CHESHIRE Constabulary is to adopt new technology which can pinpoint a registration number from thousands of feet in the air.
A police spokesman confirmed that the Cheshire was one of the forces which will adopt a new generation of Automatic Number Plate Recognition (ANPR) technology which is already in use by police forces in countries including the USA, Canada, Norway and Luxembourg.
Concerns have been expressed that the cameras will be a further example of 'spy technology' being brought to bear on motorists but the spokesman stressed that the primary purpose of the camera's use in Cheshire is dealing with criminals, rather than using it for catching speeding drivers.
The equipment will be installed on the Cheshire force aeroplane and precise plans for the way it will be used will be established once the equipment has been purchased.
The spokesman said :'We are not due to get the technology until the spring time, possibly May.
'We would stress that the primary purpose of this improved technology for the force plane is to improve our capability to deal with criminals who are using the roads of Cheshire to commit crime.
'Using the technology to catch speeding motorists is not its primary purpose.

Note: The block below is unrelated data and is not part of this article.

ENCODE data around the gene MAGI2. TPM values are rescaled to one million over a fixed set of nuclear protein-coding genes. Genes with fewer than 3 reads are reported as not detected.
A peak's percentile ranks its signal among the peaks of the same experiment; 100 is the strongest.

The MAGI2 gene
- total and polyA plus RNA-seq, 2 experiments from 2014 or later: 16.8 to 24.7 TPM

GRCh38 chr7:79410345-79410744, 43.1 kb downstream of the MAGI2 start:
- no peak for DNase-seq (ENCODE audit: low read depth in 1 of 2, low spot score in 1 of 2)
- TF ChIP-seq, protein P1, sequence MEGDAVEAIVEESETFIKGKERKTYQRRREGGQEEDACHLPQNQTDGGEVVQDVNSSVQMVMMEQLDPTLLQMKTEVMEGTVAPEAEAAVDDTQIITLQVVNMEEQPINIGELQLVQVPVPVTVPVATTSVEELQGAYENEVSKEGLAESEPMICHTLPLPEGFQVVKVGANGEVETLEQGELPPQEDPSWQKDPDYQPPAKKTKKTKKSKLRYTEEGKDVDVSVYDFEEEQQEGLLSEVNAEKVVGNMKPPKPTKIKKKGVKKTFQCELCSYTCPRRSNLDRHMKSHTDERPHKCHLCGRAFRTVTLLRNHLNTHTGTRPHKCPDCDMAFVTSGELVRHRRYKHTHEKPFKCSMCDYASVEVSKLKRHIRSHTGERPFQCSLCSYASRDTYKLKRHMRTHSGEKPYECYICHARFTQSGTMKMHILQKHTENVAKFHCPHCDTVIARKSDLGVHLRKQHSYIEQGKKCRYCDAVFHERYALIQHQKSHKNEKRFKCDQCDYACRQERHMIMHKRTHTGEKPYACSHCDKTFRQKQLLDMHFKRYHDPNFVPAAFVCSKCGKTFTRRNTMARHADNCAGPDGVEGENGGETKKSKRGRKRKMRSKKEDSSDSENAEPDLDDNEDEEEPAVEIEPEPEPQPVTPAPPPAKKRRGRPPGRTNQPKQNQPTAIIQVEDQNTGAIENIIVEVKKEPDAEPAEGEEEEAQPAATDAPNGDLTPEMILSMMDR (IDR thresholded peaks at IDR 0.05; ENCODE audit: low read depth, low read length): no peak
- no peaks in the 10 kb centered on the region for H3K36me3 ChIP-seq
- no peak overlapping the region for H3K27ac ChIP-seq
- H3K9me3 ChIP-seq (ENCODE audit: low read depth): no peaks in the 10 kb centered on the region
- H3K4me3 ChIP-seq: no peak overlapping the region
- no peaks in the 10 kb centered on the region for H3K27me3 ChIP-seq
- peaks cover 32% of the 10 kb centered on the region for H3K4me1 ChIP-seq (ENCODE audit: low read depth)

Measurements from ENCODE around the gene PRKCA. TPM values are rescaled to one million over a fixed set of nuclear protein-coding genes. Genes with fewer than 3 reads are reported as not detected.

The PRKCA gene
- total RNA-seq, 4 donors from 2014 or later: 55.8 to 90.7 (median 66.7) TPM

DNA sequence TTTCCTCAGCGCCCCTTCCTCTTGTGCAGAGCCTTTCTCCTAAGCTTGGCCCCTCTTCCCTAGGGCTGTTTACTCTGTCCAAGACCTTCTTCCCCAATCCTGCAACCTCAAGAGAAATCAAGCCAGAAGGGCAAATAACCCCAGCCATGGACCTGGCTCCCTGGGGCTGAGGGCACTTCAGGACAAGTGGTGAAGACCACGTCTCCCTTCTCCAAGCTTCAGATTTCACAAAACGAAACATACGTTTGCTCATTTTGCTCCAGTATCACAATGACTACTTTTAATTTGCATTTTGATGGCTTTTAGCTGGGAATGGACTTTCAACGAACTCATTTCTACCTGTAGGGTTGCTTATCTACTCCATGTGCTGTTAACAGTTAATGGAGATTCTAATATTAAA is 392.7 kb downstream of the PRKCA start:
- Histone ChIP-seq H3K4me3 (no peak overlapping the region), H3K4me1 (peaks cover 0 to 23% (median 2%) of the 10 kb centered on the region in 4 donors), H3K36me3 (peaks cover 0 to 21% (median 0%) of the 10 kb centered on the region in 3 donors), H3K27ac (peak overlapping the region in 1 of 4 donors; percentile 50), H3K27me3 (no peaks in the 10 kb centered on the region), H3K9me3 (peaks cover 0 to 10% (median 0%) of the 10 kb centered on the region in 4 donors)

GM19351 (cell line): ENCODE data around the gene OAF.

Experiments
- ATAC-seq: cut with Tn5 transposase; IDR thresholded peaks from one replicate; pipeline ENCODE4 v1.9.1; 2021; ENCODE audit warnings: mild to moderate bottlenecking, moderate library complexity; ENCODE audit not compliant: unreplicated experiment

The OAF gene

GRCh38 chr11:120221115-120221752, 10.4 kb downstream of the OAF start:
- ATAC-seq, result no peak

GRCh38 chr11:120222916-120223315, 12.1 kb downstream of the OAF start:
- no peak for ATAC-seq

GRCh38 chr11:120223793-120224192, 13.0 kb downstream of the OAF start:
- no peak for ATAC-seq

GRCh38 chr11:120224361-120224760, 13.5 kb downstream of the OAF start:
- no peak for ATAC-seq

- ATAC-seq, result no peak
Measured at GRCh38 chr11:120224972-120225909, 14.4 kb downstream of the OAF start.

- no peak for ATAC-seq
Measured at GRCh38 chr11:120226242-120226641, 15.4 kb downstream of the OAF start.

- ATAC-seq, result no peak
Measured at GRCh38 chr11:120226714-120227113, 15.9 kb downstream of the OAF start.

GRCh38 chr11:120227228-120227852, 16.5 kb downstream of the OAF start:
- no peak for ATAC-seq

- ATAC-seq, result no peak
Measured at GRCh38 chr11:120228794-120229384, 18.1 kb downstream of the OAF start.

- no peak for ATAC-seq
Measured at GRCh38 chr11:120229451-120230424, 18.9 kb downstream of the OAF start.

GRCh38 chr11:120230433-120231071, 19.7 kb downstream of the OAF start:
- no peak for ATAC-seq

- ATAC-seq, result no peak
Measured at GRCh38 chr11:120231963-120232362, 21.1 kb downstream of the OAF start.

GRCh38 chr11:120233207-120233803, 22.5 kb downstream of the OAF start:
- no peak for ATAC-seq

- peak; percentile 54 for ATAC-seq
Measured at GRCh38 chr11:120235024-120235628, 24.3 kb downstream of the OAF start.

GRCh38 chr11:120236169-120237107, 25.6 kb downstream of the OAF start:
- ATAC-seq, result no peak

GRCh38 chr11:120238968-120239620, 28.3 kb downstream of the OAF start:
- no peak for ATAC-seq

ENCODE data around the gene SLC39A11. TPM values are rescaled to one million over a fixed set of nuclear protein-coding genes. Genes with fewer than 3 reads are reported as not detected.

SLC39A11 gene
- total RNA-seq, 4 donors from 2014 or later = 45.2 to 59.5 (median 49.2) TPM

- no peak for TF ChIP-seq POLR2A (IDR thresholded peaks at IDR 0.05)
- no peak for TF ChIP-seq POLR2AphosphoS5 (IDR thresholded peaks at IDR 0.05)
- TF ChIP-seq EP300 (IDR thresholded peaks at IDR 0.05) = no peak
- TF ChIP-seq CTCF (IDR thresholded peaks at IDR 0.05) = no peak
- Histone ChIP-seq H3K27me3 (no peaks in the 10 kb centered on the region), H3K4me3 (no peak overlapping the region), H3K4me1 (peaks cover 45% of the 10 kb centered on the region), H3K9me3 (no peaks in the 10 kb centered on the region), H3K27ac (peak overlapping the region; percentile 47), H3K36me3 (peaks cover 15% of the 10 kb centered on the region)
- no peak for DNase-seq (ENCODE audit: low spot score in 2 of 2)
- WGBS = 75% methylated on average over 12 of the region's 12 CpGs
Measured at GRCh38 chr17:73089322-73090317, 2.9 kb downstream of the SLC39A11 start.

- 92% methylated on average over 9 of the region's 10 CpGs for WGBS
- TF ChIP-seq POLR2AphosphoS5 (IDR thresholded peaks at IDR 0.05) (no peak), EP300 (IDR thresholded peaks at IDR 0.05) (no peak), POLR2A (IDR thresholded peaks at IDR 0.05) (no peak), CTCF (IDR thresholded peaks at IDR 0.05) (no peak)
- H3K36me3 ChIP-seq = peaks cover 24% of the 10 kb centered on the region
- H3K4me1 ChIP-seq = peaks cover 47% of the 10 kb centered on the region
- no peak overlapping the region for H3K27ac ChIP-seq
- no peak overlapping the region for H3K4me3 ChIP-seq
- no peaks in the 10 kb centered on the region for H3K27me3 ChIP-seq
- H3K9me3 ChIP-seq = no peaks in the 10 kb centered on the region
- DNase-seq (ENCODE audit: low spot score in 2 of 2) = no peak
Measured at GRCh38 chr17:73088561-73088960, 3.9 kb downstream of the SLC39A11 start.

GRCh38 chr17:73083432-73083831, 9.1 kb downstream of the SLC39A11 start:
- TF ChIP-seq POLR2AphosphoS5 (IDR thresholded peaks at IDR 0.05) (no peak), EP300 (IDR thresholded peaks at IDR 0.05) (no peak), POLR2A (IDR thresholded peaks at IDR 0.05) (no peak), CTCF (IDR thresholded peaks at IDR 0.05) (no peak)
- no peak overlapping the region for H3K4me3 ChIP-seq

'When we get the full technology we will be able to work out our operating procedures.'
The forces earmarked for the technology claim that its use in the short term is to slash the rate of road deaths, but there is widespread speculation that the equipment could be a key element in a pay per mile system should such technology ever be adopted.
Developed by Canadian company Wescam, the equipment is said to work even at night.
Already controversial is the imminent expansion of the automatic number plate re-cognition system in the coming year, but Government ministers are said to be bracing themselves for a backlash if the ANPR system is made self funding, with fines being poured back into the expansion of the network.
Under the current ANPR system, registration numbers are automatically identified and compared against a database containing information including a vehicle's road tax and insurance status and whether it is reported stolen
However, in answer to a question posed in parliament by Liberal Democrat MP Tom Brake in November last year, information was provided by the Government which suggests that the ANPR technology in current use could be far from perfect.
Mr Brake said: 'It is extremely worrying that during the trial project nearly one in five of cars were incorrectly identified by these number plate spies.
'This is an alarming prospect. Honest motorists may find themselves summonsed for offences they have not committed.
'We need to find out the exact nature of the inaccuracies and why they are there. If things are going wrong we need to know if the DVLA is to blame.'
He added: 'Clearly the system can be useful in tracking down criminals wanted by the police, but there are still problems that need to be resolved.'